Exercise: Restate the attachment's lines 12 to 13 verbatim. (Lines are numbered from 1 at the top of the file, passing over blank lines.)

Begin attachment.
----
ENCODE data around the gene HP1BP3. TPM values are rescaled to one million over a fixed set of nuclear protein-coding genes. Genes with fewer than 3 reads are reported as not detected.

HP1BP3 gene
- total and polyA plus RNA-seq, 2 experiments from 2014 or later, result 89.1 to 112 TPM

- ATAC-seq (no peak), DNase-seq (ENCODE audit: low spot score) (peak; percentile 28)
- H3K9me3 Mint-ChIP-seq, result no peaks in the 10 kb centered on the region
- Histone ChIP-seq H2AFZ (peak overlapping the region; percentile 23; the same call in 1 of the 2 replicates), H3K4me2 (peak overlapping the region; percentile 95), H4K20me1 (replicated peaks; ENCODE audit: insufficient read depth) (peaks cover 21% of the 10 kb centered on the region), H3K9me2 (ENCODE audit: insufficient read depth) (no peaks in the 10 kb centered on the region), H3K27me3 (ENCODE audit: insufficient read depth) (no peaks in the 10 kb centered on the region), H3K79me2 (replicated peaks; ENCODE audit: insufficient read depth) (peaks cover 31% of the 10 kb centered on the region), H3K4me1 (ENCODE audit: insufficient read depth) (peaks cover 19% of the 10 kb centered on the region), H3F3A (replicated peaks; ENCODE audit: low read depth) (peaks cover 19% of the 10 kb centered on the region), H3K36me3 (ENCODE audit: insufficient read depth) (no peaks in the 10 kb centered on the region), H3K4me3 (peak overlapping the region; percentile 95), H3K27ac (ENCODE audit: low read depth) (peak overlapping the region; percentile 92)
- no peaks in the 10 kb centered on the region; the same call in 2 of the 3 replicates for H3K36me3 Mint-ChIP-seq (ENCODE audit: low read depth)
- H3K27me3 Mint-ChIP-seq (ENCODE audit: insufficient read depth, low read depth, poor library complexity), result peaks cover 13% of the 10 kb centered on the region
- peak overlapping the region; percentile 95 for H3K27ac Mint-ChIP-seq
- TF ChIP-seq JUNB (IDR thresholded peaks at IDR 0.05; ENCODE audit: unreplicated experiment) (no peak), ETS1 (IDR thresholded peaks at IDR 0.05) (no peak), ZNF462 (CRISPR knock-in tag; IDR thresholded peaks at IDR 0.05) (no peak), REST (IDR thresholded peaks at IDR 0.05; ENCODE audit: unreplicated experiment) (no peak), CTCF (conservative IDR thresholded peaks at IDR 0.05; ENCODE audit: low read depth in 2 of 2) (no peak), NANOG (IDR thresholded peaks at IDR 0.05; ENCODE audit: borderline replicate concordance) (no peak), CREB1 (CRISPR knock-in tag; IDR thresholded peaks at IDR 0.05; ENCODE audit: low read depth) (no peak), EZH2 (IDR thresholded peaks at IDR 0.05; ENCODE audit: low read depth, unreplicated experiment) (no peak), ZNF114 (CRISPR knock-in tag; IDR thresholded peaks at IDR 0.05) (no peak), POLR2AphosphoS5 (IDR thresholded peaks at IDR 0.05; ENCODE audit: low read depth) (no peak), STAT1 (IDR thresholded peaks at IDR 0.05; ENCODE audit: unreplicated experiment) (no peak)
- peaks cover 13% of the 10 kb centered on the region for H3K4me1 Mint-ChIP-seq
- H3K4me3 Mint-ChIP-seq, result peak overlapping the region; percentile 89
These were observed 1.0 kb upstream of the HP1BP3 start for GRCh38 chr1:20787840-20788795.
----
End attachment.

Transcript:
- H3K4me3 Mint-ChIP-seq, result peak overlapping the region; percentile 89
These were observed 1.0 kb upstream of the HP1BP3 start for GRCh38 chr1:20787840-20788795.